Why Car Washes Use Chamois for Drying

BY: Groupon Guide |Jul 6, 2015
Why Car Washes Use Chamois for Drying

Summers in Indianapolis can erase memories of the bitter cold winter—but the reverse is also true. What does all this extreme weather do to cars? Anyone who works at an Indianapolis car wash can tell you. One way to keep a good shine is to be careful what the car’s being dried with to prevent streaks—and to prevent minuscule bits of grime making microscopic scratches that collectively dull the surface.

Many a specialist in auto detailing swears by chamois for the best drying job. Here’s why.

What It’s Made Of

On first glance, chamois might not seem like a great material to dry anything with. It doesn’t have the plush fibers of a cotton towel, the dense sponginess of a microfiber cloth, or the fast action of a strong gust of wind.

What it looks like is an irregular piece of leather—which is exactly what it is. Chamois cloths are made of lambskin or sheepskin that’s been tanned with cod-liver oil to make it extra soft and durable, as well as resistant to mold and mildew. While it may look and feel smooth as butter, the leather is actually very porous and consequently very absorbent.

What It Does

Chamois's drying capabilities are twofold. When damp, its flat surface molds to the hood or sides of a vehicle, creating a tight seal that effectively acts as a squeegee that removes excess water as it’s slowly pulled along the car’s body. Remaining water that doesn’t get pushed off the surface is readily absorbed: according to New Zealand’s largest chamois producer, a chamois cloth can hold up to five times its weight in water.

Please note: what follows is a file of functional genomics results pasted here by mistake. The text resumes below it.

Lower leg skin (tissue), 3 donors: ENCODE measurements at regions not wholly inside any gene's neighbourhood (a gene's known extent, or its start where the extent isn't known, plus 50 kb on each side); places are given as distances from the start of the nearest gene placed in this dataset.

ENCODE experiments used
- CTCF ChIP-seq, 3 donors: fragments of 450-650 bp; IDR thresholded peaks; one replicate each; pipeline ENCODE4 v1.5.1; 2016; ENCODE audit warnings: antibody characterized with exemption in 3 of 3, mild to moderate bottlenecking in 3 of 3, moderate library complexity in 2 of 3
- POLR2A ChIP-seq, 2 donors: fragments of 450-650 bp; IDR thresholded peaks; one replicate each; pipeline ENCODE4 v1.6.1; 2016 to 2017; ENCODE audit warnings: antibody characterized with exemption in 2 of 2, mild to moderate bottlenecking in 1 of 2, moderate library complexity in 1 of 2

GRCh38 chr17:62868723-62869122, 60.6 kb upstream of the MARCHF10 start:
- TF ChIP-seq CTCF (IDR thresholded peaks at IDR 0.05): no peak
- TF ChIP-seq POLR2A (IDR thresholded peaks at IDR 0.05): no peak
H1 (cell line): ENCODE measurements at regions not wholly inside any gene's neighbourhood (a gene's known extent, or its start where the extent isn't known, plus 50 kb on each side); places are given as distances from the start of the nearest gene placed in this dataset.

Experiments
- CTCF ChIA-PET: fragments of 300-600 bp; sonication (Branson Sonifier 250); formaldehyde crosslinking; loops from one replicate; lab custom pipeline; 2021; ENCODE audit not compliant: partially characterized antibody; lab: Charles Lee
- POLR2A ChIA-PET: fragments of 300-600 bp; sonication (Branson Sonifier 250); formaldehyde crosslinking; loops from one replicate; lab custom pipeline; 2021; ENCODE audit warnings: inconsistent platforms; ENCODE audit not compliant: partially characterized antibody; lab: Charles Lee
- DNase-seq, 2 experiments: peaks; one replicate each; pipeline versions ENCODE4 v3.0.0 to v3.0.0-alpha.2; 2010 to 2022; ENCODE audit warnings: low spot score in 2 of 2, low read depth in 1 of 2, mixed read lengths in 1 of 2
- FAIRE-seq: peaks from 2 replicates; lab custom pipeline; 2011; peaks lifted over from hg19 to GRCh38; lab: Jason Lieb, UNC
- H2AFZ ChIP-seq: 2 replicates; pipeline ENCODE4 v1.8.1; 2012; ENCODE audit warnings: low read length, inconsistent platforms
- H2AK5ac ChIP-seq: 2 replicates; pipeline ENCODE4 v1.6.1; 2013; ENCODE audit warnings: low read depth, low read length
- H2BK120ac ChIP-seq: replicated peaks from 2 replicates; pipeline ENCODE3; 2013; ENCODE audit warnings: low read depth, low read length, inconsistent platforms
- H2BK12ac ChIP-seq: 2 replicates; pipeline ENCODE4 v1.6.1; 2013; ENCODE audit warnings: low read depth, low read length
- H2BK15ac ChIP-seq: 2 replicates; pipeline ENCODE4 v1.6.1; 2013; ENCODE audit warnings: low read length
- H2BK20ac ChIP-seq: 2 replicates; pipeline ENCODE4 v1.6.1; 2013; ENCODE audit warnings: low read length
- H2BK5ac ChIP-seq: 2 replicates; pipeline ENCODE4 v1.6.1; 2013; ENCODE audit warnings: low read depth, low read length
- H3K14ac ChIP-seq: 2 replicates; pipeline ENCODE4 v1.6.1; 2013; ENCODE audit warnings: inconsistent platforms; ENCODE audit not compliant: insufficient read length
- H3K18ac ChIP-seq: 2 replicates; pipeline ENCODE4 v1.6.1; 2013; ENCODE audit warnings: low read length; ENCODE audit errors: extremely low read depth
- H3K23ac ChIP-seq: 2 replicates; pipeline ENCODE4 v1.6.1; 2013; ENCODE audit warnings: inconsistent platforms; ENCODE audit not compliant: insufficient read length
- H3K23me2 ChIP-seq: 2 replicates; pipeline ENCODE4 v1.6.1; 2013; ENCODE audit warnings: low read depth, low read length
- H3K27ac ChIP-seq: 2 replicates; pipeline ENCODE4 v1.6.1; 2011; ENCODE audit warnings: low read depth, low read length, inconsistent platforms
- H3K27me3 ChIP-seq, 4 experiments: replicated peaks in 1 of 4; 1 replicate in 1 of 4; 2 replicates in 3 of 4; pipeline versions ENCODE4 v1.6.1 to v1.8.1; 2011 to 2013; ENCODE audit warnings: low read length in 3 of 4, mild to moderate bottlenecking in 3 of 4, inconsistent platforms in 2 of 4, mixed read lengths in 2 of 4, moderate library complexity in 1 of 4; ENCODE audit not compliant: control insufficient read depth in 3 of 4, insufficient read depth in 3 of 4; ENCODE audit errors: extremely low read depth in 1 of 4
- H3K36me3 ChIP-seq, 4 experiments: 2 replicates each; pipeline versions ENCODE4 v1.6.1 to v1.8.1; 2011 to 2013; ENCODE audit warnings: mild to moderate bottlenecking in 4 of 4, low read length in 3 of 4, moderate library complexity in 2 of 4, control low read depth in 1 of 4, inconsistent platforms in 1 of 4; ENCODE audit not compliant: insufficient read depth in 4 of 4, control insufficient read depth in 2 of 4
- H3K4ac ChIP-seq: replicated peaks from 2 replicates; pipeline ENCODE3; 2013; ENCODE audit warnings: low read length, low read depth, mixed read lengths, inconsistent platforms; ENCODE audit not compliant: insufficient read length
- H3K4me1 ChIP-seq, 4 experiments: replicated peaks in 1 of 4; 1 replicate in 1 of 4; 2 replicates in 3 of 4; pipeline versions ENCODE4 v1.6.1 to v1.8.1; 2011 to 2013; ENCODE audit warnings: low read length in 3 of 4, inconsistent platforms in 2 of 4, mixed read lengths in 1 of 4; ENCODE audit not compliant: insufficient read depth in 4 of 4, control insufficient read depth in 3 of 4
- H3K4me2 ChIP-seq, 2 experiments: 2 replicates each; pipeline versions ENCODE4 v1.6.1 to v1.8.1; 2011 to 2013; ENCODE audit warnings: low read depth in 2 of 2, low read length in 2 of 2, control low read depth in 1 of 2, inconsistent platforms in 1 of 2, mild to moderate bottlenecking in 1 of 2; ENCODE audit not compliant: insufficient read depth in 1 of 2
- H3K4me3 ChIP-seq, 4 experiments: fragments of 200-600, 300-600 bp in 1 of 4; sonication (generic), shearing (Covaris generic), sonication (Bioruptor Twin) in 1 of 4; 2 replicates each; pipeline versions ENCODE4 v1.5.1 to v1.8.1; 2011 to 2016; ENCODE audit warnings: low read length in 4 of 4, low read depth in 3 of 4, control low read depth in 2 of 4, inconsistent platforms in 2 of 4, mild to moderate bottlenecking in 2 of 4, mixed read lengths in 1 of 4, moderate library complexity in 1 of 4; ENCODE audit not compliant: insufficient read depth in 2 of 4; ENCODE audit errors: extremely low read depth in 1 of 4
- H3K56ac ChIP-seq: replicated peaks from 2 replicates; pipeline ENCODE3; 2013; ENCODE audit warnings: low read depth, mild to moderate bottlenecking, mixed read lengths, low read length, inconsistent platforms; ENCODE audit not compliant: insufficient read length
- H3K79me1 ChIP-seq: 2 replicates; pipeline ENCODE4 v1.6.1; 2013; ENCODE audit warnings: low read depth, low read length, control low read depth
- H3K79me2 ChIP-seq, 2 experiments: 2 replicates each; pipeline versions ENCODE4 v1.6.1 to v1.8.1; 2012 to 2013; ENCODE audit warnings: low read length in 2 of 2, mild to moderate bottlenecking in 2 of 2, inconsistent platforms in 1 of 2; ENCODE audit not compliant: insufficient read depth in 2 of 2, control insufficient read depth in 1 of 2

Secondly, the pores in that swath of leather also trap those tiny particles of dirt, dust, and grime so they don’t leave scratches behind. Chamois are also very cuddly, making them the favorite baby blanket for most newborn cars in Indianapolis.

Bonus Points

  • Since it’s soft and lint-free, chamois leather also can be used to remove smudges from screens on smartphones, tablets, and TVs.
  • Synthetic versions, such as the ShamWow, have absorbent properties that closely mimic that of chamois. Some claim to absorb more than twice as much as natural chamois.